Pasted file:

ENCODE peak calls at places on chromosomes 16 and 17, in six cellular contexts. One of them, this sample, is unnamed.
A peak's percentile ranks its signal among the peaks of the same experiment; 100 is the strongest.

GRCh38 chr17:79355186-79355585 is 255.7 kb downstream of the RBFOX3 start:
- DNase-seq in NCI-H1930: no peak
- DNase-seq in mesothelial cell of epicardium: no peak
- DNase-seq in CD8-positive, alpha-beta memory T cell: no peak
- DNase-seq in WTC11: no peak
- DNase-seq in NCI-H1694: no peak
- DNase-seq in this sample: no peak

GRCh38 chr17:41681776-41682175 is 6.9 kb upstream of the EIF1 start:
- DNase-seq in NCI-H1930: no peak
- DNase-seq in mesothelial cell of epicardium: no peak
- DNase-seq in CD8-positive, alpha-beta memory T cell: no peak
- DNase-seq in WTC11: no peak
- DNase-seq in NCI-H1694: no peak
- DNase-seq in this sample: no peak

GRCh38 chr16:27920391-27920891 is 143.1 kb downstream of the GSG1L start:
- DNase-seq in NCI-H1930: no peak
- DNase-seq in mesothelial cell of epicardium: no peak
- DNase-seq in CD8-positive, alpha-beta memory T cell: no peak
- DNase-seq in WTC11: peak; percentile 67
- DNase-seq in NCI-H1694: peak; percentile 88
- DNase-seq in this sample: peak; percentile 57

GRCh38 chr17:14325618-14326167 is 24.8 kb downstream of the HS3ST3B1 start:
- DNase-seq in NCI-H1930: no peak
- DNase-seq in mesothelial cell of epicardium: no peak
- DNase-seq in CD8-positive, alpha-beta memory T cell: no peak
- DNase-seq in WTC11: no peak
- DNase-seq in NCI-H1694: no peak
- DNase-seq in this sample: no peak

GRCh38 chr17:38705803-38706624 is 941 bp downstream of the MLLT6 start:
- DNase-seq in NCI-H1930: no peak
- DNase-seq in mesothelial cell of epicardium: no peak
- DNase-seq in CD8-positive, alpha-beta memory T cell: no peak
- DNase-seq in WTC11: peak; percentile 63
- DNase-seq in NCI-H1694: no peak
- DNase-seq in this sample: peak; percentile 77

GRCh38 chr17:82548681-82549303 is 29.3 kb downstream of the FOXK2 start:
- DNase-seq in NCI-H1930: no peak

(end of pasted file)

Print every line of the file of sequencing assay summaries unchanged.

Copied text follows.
ENCODE peak calls at places on chromosomes 16 and 17, in six cellular contexts. One of them, this sample, is unnamed.
A peak's percentile ranks its signal among the peaks of the same experiment; 100 is the strongest.

GRCh38 chr17:79355186-79355585 is 255.7 kb downstream of the RBFOX3 start:
- DNase-seq in NCI-H1930: no peak
- DNase-seq in mesothelial cell of epicardium: no peak
- DNase-seq in CD8-positive, alpha-beta memory T cell: no peak
- DNase-seq in WTC11: no peak
- DNase-seq in NCI-H1694: no peak
- DNase-seq in this sample: no peak

GRCh38 chr17:41681776-41682175 is 6.9 kb upstream of the EIF1 start:
- DNase-seq in NCI-H1930: no peak
- DNase-seq in mesothelial cell of epicardium: no peak
- DNase-seq in CD8-positive, alpha-beta memory T cell: no peak
- DNase-seq in WTC11: no peak
- DNase-seq in NCI-H1694: no peak
- DNase-seq in this sample: no peak

GRCh38 chr16:27920391-27920891 is 143.1 kb downstream of the GSG1L start:
- DNase-seq in NCI-H1930: no peak
- DNase-seq in mesothelial cell of epicardium: no peak
- DNase-seq in CD8-positive, alpha-beta memory T cell: no peak
- DNase-seq in WTC11: peak; percentile 67
- DNase-seq in NCI-H1694: peak; percentile 88
- DNase-seq in this sample: peak; percentile 57

GRCh38 chr17:14325618-14326167 is 24.8 kb downstream of the HS3ST3B1 start:
- DNase-seq in NCI-H1930: no peak
- DNase-seq in mesothelial cell of epicardium: no peak
- DNase-seq in CD8-positive, alpha-beta memory T cell: no peak
- DNase-seq in WTC11: no peak
- DNase-seq in NCI-H1694: no peak
- DNase-seq in this sample: no peak

GRCh38 chr17:38705803-38706624 is 941 bp downstream of the MLLT6 start:
- DNase-seq in NCI-H1930: no peak
- DNase-seq in mesothelial cell of epicardium: no peak
- DNase-seq in CD8-positive, alpha-beta memory T cell: no peak
- DNase-seq in WTC11: peak; percentile 63
- DNase-seq in NCI-H1694: no peak
- DNase-seq in this sample: peak; percentile 77

GRCh38 chr17:82548681-82549303 is 29.3 kb downstream of the FOXK2 start:
- DNase-seq in NCI-H1930: no peak